Baseline CD4 IR prior to the start of therapy

A baseline CD4 < 50 × 106/L was seen in 63% (52/83) of evaluable patients and was associated with a failure to respond. Patients with a baseline CD4 ≥ 50 × 106/L had a higher chance of responding than did those with a baseline CD4 < 50 × 106/L (P = .02; Figure 2). The 4-month CI of response was 88% (95% confidence interval [CI]: 76-100) in patients with a baseline CD4 ≥ 50 × 106/L compared with 71% (95% CI, 56-85) in those with a baseline CD4 < 50 × 106/L. An increased OS was seen in patients with a baseline CD4 ≥ 50 × 106/L compared with those with a baseline CD4 < 50 × 106/L, with respective 3-year rates of 63.5% (95% CI, 47.6-79.4) and 22.1% (95% CI, 11.5-32.7) (P < .001). Twelve of 21 nonresponding patients with a baseline CD4 < 50 × 106/L died from CMV compared with 0 of 4 nonresponding patients with a baseline CD4 ≥ 50 × 106/L. The 12-month risk of death from CMV was lower in patients with a baseline CD4 ≥ 50 × 106/L (0%) compared with patients with a baseline CD4 < 50 × 106/L (29%; 95% CI, 17-40), demonstrating the prognostic value of baseline CD4 count in death from CMV (P = .002).

Figure 2.

Response to CMV-CTLs differs according to baseline CD4+counts. Cumulative rate of response to CMV-CTLs between baseline CD4 ≥50 × 106/L and baseline CD4 <50 × 106/L (P = .02).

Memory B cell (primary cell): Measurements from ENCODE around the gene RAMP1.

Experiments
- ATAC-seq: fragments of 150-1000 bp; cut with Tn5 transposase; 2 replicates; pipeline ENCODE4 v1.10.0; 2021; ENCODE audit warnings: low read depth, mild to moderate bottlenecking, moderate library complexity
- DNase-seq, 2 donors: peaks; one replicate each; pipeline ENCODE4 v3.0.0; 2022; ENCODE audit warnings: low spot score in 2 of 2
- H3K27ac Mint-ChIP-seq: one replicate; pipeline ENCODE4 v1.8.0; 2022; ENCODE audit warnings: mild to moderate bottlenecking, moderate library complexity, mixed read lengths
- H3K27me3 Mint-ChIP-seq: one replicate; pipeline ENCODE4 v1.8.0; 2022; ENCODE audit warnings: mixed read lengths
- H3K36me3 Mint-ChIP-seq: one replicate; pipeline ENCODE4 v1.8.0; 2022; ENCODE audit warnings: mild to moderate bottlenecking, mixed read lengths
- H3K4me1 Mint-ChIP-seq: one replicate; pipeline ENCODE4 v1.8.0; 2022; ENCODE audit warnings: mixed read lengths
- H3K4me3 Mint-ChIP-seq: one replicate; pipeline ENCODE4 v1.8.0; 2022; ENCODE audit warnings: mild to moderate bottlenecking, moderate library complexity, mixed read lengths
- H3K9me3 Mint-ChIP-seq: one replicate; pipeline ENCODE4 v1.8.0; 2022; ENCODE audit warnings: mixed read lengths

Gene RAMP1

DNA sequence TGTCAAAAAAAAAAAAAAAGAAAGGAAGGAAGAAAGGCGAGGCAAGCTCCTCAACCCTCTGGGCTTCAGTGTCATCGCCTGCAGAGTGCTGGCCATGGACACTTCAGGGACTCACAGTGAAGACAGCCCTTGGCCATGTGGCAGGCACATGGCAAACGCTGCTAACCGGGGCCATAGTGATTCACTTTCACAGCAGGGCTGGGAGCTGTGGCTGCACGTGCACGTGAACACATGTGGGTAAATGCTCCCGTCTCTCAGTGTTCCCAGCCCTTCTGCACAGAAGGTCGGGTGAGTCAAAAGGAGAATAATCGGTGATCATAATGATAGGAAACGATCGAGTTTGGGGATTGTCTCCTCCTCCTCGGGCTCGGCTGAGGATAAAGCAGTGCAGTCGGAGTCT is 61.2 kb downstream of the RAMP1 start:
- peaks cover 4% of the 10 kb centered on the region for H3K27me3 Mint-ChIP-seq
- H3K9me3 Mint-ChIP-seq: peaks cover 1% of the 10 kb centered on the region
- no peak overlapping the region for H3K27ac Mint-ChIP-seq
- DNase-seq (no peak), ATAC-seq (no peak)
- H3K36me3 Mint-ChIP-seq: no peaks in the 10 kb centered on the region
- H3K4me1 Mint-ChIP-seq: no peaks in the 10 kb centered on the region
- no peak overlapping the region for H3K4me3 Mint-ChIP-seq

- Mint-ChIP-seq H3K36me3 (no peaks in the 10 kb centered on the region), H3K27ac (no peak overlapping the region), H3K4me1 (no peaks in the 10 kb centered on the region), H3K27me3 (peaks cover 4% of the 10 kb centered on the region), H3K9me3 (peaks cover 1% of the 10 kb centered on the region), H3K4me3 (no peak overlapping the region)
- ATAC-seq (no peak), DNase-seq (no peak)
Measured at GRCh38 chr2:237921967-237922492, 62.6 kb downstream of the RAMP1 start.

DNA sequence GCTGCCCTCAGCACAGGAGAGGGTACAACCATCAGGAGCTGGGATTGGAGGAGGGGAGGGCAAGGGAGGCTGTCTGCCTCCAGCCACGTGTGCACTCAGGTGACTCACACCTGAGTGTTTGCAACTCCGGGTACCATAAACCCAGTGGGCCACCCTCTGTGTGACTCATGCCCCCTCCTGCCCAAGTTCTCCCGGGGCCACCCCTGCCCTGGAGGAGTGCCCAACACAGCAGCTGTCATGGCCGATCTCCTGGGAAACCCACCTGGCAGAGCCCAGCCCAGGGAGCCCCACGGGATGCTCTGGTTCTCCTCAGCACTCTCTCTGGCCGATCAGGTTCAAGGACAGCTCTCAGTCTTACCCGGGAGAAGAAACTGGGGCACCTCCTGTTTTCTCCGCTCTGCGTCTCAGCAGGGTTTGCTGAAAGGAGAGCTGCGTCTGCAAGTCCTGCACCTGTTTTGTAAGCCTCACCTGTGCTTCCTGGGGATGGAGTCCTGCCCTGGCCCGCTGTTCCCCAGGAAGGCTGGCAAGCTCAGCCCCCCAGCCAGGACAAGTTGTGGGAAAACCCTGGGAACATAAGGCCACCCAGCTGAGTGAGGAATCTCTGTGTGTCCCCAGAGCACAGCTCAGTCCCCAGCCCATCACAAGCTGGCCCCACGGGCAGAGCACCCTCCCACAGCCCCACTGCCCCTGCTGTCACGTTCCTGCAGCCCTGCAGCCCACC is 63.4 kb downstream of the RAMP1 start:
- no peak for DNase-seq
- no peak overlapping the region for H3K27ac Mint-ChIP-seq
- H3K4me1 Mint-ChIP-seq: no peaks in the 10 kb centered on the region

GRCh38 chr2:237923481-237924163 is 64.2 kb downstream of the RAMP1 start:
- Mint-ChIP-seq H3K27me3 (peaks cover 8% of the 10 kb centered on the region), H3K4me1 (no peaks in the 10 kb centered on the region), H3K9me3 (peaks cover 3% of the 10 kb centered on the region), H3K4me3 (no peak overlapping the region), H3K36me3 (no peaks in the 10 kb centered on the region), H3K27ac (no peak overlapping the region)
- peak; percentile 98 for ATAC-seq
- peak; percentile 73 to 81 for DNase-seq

Figure 2.

Response to CMV-CTLs differs according to baseline CD4+counts. Cumulative rate of response to CMV-CTLs between baseline CD4 ≥50 × 106/L and baseline CD4 <50 × 106/L (P = .02).

Donor type impact on IR

Response rates did not differ between recipients of primary donor and third-party donor CMV-CTLs (81% [17/21] and 66% [40/61], respectively; P = .30). A longitudinal analysis looking at the log of CD4+ and CD8+ over time did not find any significant difference between recipients of primary donor–derived and third-party donor–derived CMV-CTLs (Figure 3A, P = .28; Figure 3B, P = .13, respectively). The 3-month cumulative rate of CD4 ≥50 × 106/L was 71% (95% CI, 40-100) in the primary donor–derived cohort and 66% (95% CI, 49-83) in the third-party cohort. The donor type did not have any significant impact on the number of CD3+ T cells (P = .15) or B cells (P = .45). Recipients of third-party donor CMV-CTLs had a higher level of NK cells on average: log-NK cells were higher by 0.55 cells/μL (95% CI, 0.02-1.08) (P = .04).

Figure 3.

The log of CD4+and CD8+over time does not differ between donor types. (A) Mean and 95% CI for log of CD4+ over time by donor type. The dashed line represents the CD4 = 200 × 106/L threshold (P = .28). (B) Mean and 95% CI for log of CD8+ over time by donor type (P = .13).

Figure 3.